Handling the pinch

 Uncategorized
Aug 242004
 
Authors: Nicole Burbank

As a new school year begins, many freshmen are faced with

anxieties most have not had to deal with before: the stress of

leaving home and coming to an environment which they feel they must

adapt to as quickly as possible.

“At first, the seeming loss of key relationships with close

friends and family can force someone just leaving home to go

through a kind of grieving process,” said Dr. Charles Davidshofer,

director of the University Counseling Center. “And when such a

person doesn’t build new relationships soon, it affects their lives

in a much more significant (and negative) way.”

At the UCC, a place on campus many students and faculty go for

support, the top two problems that are seen are stress and

depression.

According to Davidshofer, the main causes of stress and

depression in someone adapting to life in a new situation center

around stressors that an individual feels they cannot control.

Common stressors are academics and interaction with friends and

family.

Additionally, many students begin feeling a pinch almost as soon

as they arrive on campus, which only serves to agitate any

stressed-out feelings they may already harbor.

“Without people that I know well here to help me, adjusting to

being (on campus) has been very hard,” said Brittany Dowdy, a

freshman English major. “Everything seems to be happening too

suddenly. It would help if things were introduced more

gradually.”

The counseling center offers a stress-management program and

workshops throughout the year that outline ways to avoid and

control stress.

“Symptoms of stress are usually found in about half or more of

our clientele,” Davidshofer said.

According to a counseling center stress pamphlet, the first step

in controlling stress is identifying its cause. After that, most

individuals can learn ways of controlling their stress and calming

themselves when they get stressed-out in the future.

At the very start of the year, however, many freshmen find

themselves in a new position and the amount of time they spend in

that zone of discomfort can last from a few days to an extended

amount of time.

“Right now I feel overwhelmed because I’m in the stage of

transition (that comes) before you settle in; when you’re still in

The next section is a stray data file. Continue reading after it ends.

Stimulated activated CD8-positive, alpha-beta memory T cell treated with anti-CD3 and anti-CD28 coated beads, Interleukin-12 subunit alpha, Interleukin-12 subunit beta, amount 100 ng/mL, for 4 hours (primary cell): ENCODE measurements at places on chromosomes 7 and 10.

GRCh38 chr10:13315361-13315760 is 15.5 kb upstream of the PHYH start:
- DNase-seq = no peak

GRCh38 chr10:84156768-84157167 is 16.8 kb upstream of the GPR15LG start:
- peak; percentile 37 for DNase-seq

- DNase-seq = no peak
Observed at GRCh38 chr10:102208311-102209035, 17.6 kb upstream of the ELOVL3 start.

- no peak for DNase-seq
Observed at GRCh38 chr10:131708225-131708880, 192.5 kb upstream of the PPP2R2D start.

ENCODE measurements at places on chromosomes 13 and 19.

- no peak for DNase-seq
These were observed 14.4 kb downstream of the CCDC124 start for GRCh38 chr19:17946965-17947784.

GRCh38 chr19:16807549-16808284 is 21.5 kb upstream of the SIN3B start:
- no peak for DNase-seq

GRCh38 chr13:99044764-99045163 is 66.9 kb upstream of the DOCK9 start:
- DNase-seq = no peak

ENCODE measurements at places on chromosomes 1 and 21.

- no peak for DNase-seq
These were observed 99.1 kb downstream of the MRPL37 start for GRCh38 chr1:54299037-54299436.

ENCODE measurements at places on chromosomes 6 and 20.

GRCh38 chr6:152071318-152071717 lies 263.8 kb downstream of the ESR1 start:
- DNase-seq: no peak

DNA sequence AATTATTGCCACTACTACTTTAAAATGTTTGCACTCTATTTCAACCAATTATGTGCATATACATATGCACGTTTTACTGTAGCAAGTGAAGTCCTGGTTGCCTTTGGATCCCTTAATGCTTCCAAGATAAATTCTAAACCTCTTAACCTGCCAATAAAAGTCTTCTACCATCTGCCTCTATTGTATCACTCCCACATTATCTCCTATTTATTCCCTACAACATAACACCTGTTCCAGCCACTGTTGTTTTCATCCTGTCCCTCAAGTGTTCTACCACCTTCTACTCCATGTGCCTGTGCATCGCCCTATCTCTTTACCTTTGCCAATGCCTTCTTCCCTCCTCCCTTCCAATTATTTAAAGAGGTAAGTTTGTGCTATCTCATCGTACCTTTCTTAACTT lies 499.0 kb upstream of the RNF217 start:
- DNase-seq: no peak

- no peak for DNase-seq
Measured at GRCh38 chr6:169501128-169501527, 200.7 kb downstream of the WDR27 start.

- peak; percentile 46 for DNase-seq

an unknown environment,” said Asta Kula, a freshman English and

political science major.

When students find themselves in the position that Kula

described they can begin patterns of stress and depression,

Davidshofer said.

“Students making that transition are coming from a place where

they felt secure and safe and when they feel that that support

isn’t here, they tend to feel stress and anxiety over it, which if

not helped can progress to depression,” Davidshofer said.

While some students may elect to use the resources the

university offers, including the UCC, others feel that dealing with

their stress will just take time.

“What I really need to do is control my uncertainty,” said

Dowdy. “If I handle things as they come at me, I’ll learn to

deal.”

Graphic ideas: A pullout box w/ info on the Counseling Center:

Open for walk-ins Mon-Fri 8-6, phone #491-6053, located in Clark

C-36, www.counseling.colostate.edu, after hours number 491-7111.

Probably something called “For more information on Stress

Management/Counseling Center”

***”Quick Tips for Stress” – taken directly from Counseling

Center website.

 

*Get organized and learn to plan. When possible, take on

projects one at a time and work on them until completed. If you

can’t do this, you may have too much on your plate.

*Recognize and accept limits. No one is perfect. Set achievable

goals for yourself.

*Learn to play, and laugh! Find pastimes that are enjoyable and

take time for yourself.

*Change your thinking. The things you tell yourself in your mind

create stress in the body. Whenever your mind starts running away,

say “STOP.” Refocus your thoughts on positive, constructive ideas

by taking a breath and calming down.

*Learn a method of relaxation. Make an appointment with the

Stress Management Program or browse this website to learn

relaxation techniques to relax your body and mind.

*Remind yourself that other people or situations cannot make you

“stressed.” When something comes up you can choose to react in a

stressful way, or choose to react in a calm way. Learning

relaxation skills is helpful in achieving this.

 Posted by at 5:00 pm

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